I have noticed, through my other non operated hand worsening with time, that there are everyday lifestyle things that might aggrevate your shoulder, or at least alot of its stability. Even though I havent done any real physical excercise, things that I used to do with my left (operated) shoulder are now being done with the right. It could be for this reason that it is also hurting. I am not so much concerned about the other hand, in the worst case its not as bad as the first. It will be fine. Surgery or no surgery, doesn't matter. Can't let these things bring you down.

      - My favorite sleeping position is very unhealthy for the shoulder. This position is arms bent open, raised above your head, kind of like superman but with one hand, resting the head on the pillow, and the pillow on the head. I believe this position might be highly unheahtly for the shoulder.

      - I had a broken door which for YEARS I had to excell huge force upwards (lift entire door basically and turn the angle). After the injury and before fixing the door, I would lift with my non-injured hand. I believe this may also be part of what caused the pain.

      - I'm a web developper. I'm into making websites. My heart is in it. I work a lot. I also use the computer alot of simple browsing, entertainment, videogames.. I believe this chronic computer use, and constantly leaning on the siderests is also not healthy for your shoulderS. According to the doctor, there is no way of knowing without an MRI how my new shoulder is, if theres a slap or not, but the doctor seemed very confident that lifestyle changes forcing me to lean more weight on the non operated hand caused the pain. We discussed weakened rotator cuffs, perhaps you should look into strenghtening them. You don't need much.

      Only the best of wishes to you all!
      -JOHNNYAPPLESEED
      Last Edit: 3 years, 4 months ago by JOHNNYAPPLESEED.

      Re: Poll: For those at least 6 months postop! 2 years, 9 months ago #30583

      • ezellmer
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      Hello folks:

      I waited until my 6-month anniversary to post my answer to this poll, good or bad. I dislocated my left shoulder 10 years ago at the gym, then 3 years ago skiing, then last year in a fall. Although I did not have any ongoing pain, I did have a stability issue (obviously). So the doctor decided the surgery would have the best results. He said he was going to “fix” it and then it will just be “fixed”. Okay, sure. I’m an athlete so I need all of my bits to work. “Fixed” sounds good to me! Go for it.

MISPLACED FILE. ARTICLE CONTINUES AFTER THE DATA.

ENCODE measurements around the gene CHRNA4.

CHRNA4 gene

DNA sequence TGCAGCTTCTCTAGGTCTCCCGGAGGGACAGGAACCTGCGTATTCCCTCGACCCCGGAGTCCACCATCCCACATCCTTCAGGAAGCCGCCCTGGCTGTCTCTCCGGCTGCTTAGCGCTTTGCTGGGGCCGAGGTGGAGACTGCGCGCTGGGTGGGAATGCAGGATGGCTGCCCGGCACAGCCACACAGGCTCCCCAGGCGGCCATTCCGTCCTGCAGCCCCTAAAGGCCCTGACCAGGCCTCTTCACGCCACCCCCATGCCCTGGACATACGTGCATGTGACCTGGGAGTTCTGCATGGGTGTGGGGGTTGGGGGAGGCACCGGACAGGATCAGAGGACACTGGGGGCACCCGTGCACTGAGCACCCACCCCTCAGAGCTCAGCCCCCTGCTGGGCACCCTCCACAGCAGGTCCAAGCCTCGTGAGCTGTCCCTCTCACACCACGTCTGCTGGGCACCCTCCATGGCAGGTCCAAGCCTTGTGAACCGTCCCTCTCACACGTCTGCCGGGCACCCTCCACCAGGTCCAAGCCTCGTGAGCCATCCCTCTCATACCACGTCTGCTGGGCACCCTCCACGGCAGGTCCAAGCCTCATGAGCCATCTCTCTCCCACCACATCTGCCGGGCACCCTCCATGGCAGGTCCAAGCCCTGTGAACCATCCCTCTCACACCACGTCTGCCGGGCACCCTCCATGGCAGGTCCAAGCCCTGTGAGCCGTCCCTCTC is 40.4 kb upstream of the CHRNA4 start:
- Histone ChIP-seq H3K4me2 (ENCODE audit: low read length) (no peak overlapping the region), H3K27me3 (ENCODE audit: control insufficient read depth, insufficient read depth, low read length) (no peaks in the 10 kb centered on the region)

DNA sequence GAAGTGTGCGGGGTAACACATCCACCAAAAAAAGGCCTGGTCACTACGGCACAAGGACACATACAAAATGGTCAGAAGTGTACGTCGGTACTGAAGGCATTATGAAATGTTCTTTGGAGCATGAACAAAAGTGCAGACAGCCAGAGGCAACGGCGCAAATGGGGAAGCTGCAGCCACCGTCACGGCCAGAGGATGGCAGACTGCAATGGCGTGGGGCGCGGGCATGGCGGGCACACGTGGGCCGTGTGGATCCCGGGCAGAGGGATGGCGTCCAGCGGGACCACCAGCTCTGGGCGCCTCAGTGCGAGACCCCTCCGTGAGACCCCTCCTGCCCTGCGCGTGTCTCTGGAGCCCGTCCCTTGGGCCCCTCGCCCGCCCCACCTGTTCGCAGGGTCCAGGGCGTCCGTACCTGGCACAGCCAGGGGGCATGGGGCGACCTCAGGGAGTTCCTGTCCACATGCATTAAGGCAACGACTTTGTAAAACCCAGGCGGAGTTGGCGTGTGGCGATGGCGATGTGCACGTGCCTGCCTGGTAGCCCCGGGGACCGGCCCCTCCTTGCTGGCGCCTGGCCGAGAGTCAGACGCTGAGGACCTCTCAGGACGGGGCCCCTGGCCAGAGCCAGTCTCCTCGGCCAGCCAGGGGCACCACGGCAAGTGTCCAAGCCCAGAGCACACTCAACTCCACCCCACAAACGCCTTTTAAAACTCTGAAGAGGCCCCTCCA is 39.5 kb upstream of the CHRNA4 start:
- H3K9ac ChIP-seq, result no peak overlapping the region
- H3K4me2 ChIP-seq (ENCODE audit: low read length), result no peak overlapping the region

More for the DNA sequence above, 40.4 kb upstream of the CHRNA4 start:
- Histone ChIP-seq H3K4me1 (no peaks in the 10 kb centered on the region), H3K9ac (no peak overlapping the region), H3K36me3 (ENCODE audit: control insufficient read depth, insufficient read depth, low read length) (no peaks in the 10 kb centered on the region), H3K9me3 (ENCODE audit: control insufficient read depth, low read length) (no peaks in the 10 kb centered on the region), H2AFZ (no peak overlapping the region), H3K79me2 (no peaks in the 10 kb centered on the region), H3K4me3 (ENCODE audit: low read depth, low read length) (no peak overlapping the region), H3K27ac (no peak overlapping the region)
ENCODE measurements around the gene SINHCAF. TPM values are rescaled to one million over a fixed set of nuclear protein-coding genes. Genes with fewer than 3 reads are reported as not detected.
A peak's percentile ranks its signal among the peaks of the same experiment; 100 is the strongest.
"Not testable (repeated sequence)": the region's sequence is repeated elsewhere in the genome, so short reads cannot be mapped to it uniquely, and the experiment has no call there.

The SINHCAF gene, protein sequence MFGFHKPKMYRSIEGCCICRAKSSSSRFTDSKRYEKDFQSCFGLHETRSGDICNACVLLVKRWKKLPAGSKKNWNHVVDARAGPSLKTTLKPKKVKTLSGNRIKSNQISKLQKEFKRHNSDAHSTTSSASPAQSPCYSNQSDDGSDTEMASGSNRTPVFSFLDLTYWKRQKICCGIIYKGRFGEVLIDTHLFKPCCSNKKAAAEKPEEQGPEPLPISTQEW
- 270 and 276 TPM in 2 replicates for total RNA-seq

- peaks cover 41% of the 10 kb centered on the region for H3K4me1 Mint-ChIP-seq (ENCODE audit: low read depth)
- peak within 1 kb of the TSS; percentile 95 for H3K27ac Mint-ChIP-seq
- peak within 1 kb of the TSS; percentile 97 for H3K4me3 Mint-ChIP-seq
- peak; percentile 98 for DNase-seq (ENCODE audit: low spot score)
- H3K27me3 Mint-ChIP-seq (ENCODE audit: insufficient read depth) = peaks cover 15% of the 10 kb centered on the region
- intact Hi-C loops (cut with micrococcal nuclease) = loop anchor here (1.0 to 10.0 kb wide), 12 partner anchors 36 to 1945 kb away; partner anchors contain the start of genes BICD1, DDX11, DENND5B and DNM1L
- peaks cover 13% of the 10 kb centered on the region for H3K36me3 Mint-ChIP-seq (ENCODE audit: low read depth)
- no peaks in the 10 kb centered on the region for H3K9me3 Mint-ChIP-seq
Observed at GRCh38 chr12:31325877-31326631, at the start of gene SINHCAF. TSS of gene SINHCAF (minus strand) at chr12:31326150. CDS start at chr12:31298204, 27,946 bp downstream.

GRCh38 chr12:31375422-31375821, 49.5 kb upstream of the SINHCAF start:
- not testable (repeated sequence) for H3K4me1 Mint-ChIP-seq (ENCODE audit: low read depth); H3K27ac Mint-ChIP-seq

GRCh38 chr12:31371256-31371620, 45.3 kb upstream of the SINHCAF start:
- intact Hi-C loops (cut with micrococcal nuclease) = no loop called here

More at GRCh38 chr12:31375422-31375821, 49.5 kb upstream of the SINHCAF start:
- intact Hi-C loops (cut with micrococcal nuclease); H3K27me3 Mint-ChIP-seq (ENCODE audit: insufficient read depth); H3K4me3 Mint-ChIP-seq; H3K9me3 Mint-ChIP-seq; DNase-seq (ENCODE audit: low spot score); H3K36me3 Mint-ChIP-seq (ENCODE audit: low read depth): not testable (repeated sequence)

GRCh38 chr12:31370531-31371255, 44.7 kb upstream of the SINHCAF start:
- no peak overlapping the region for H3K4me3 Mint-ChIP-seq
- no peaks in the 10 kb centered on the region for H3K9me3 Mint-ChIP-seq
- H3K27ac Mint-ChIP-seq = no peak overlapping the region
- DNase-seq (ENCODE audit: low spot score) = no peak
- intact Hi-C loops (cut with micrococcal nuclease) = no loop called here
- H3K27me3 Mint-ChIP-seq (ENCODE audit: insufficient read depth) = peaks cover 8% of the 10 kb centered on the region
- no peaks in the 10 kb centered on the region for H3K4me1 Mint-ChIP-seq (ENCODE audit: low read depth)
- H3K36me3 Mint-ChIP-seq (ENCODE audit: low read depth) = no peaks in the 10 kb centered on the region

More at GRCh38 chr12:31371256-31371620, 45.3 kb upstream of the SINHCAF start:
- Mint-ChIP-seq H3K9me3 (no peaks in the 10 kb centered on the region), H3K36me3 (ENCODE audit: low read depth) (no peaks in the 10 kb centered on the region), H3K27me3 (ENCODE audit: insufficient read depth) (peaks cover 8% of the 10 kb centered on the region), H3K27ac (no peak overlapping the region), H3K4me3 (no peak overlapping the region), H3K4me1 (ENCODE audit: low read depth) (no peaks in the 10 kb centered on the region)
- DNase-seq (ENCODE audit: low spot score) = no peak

My number one issue is that I was not told upfront what a major surgery this would be. I was told recovery was 4-6 weeks in my pre-op. We all know THAT’S not true. I was also told I could return to work in one week. In the doctor’s defense, my pre-op was NOT with him, it was one of his staff. I could have cancelled the surgery up until 3 days prior. So ONE day prior this weird chair thingy shows up at my door and it is explained to me that I have to sit in it for 6 hours a day, every day for 6 weeks so that it could move my arm because I won’t be able to. (Wait, I can’t even MOVE it for 6 weeks? Why was I not told this in the pre-op? How am I even supposed to drive?) So then began the stress and terror and, yeah, too late to cancel.

      Also in the doctor’s defense, he did not know the mess he was going to find when he went in there. The shoulder was nearly ripped completely off – not even in the joint. He had to call for emergency help to have someone push it back in so he could even begin repair it. “You made me WORK!” he said. What he described seemed like a ¾ tear and major repair job with bicep tenodesis. Yikes. When I asked HIM about recovery time (not just the staff) HE told me about 3 months, which was closer to the truth although not entirely. And I still think they could have been more up-front about the challenges I would face. Looking back, I don’t think I should have been back to work as soon as I was and I definitely should not have been driving.

      Then there were the other challenges. Women, you can relate. How do you handle your hair? You can’t do it and you can’t even put it up. Shaving? Going to the bathroom? Wearing a bra, or even GETTING IN ONE? All huge challenges for women. I mean I found myself holding it forever or not even wanting to drink WATER just because going was such a challenge. (Sorry but it’s true!) Men may not have to deal with those things but everyone needs to shower, get dressed and put on deodorant. Nearly impossible to do alone! Luckily I had help but, seriously, a maddening experience!